25 November 2014

Pidari Ursavam, 2014 Karthigai Deepam Festival

In the Third Prakaram of Arunachaleswarar Temple the Pidariamman Sannathi is located and in front of this Sannathi stands a huge stone trishul (Trident). Yesterday evening, Monday 25th November, Pidari Ursavam was observed at her Shrine. 

Goddess Pidari is Kali in a rural setting and regarded as being a consort of Siva through being an aspect of Kali. Pidari is the ferocious aspect of Amman. The Mother Goddess gives life but Kali takes life. Goddess Pidari is the feminine form of Kala – time. Kali is the energy or the power of time. Her blackness swallows all that exists and the emptiness of space is her clothing, for when the Universe is dissolved, the power of time remains without maya (veil).

Procession to the Goddess Shrine

Kali’s extension, Pidari and her worship; evolved as a fighter and warrior and gained importance with the influence of Tantrism where she is known as Kala Pidari. The Pidari Goddess, in line with Shakti manifestations, emphasises fierce symbolism. At times Pidari is the sole resident deity in a village. As devata, She is the all-in-all for the village from simple prayers to divine blessings. Otherwise she watches over the main deity of a temple in her role as ‘kaval deivam’ while taking her seat in a structure on the right hand side of a temple entrance. She joins the ‘kavaldeivam’ or Protection Gods’ similar to that of Ayyanar, Muniandy, Karuppana Swamy or Veerabahtra, all of whom are warrior-protection village gods.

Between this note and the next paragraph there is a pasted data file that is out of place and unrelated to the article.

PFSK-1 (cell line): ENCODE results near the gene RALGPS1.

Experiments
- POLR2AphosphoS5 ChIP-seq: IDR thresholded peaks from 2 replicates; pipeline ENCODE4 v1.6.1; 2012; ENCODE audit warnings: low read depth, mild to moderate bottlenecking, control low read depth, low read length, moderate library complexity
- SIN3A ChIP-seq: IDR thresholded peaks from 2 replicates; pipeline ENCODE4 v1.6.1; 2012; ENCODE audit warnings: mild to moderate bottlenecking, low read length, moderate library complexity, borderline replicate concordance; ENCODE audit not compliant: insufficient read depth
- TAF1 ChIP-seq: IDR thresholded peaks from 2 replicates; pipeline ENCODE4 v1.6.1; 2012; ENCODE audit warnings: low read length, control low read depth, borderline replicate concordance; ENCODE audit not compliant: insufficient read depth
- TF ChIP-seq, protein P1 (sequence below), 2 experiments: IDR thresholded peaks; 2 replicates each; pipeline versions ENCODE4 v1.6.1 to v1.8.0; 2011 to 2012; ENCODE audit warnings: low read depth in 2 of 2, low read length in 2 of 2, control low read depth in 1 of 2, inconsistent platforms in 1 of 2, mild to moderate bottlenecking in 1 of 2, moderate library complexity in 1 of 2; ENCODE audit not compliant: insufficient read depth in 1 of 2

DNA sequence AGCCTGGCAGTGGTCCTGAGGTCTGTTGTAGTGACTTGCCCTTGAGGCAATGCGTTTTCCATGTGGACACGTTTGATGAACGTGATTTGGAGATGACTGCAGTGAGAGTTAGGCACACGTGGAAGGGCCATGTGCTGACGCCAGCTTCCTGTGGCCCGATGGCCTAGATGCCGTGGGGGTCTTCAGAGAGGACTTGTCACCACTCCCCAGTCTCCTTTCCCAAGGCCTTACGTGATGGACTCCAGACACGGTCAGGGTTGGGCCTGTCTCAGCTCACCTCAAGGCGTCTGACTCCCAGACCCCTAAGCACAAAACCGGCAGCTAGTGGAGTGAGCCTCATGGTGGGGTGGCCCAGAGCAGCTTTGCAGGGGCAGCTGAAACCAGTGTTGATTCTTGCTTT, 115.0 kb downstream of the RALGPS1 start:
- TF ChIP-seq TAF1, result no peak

Pidari shares Kali’s attributes and is depicted holding a noose, trident, skull cup and a pointed knife. The noose is sometimes replaced by ankusha – the elephant goad. The damaru that she holds is entwined by a snake, thus sharing Siva’s characteristics. She has flaming hair and three eyes. Sometimes her breasts are decorated with snakes. She has a terrifying appearance with long incisor teeth to frighten off evil spirits. Her sculptures are sometimes synonymous with Goddess Mariamman and lime strung as a garland – ‘elumichai malai’ is her favourite.

Pidari Shrine, Third Prakaram, Arunachaleswarar Temple

Goddess Pidari is also represented by a simple stone image called ‘veerakkal’ symbolising courage and venerating ‘veerarghal’ – the warriors. Pidari is part of many Amman temples. In rural settings, it is believed that Pidari is the combined form of Lord Shiva and Shakti. ‘Adanghaa Pidari’ is another Tamil description of Goddess Pidari. ‘Adanghaa’ means ‘one that cannot be controlled’ implying, Pidari, once provoked does not subside her anger soon.

In the famous legend of Daksha’s yajna in which Daksha ignores Lord Siva. Dhakshayani attends the yagna and feels vexed to see her father inviting all gods including Vishnu and Brahma, but has ignored and insulted Lord Siva. For this, Dhakshayani enters the yajna fires after cursing her father Daksha. Narada carries the news to Lord Shiva and the Great Lord shakes the earth. Sweat from his body falls down and Lord Veeravhadra and Pidari Badrakali emerge from it and are ordered to destroy the yajna and kill Dakshan. Which they do but upon the intercession of the Devas and Gods (who beg for Dakshan’s life) the head of a goat is attached to Daksha’s body and he is revived and thereupon begs forgiveness from Lord Shiva.

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